Childhood Obesity. 20% of school age children are obese.
By Dr. L. Lee Coyne, Ph.D.
- 3 min read.
Photo by Element5 Digital / Unsplash
When are we going to take action? The World Health Organization has, over the last 5 years, repeatedly raised the alarm over the rising incidence of obesity and the associated health risks created by this voluminous (pun intended) problem. The incidence of obesity is doubling every 5 years. Even worse is the estimate that up to 20% of school age children are obese - not just over weight. We blame poor physical activity habits, excess television viewing, too much web surfing, too many video games and junk food addictions along with other poor nutritional habits. All factors play a role. It is called a lifestyle that supports obesity. To change, lifestyles must change.
Obesity represents the storage of excess calories. Excess calories are stored as fat when the food we eat rapidly changes to sugar (or is already sugar), which increases the insulin production by the pancreas. Insulin is the storage hormone and while insulin is elevated the body will not and can not metabolize fat.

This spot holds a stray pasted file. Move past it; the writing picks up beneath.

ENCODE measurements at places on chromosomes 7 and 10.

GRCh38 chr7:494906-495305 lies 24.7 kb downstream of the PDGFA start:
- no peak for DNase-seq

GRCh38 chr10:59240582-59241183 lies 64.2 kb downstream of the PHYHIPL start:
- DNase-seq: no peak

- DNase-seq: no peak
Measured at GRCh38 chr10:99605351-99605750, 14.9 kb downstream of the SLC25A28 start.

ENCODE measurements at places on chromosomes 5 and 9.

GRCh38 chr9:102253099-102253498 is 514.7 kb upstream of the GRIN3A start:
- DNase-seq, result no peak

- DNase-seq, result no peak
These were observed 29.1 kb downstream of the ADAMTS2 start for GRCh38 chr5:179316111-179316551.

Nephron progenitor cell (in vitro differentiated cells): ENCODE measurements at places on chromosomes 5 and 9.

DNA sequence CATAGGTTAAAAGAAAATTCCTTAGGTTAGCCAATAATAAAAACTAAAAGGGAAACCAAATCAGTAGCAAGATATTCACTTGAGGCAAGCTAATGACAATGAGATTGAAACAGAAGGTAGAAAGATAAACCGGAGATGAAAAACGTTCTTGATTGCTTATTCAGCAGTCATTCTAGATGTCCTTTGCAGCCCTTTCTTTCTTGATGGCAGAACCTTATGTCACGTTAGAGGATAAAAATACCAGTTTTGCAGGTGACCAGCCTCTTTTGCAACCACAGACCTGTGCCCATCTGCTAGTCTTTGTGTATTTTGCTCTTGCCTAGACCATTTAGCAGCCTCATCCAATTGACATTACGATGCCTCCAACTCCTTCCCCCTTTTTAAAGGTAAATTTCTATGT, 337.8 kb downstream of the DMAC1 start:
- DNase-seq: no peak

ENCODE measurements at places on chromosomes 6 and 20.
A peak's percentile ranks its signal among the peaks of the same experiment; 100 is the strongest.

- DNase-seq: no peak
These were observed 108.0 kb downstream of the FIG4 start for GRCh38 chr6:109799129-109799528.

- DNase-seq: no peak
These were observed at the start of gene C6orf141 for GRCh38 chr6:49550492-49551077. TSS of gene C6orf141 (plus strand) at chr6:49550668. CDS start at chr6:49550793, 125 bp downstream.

A recent study published in The Lancet medical journal targets 'Liquid Candy' (sugared drinks) as the major culprit in these insulin/obesity wars. The study, conducted on 548 11 - 12 year olds over a 2 year period in schools across Massachusetts found that each sugared drink (included Hawaiian punch, lemonade, Kool-Aid, sweetened ice tea, soft drinks and flavored waters) increased the BMI (body mass index) by 0.18. If they increased their daily soft drink intake, each extra soda made them 60 % more likely to become obese. Fifty-seven per cent increased their intake during the study with a quarter of them drinking 2 or more cans each day.
On a daily basis, the average teenager is getting 15 - 20 teaspoons (225 - 300 calories) of added sugar from sugared drinks and this consumption has doubled over the last decade.
Although 'Liquid Candy' is not the only culprit it is a big one but through life style choices / changes it is a factor that is within our control.
About the Author
Dr. L. Lee Coyne, the Healthy Professor, is a nutritional consultant, lecturer and author of Fat Won't Make You Fat and the LeanSeekers nutrition program. He may be reached at 1-800-668-4042 or by e-mail firstname.lastname@example.org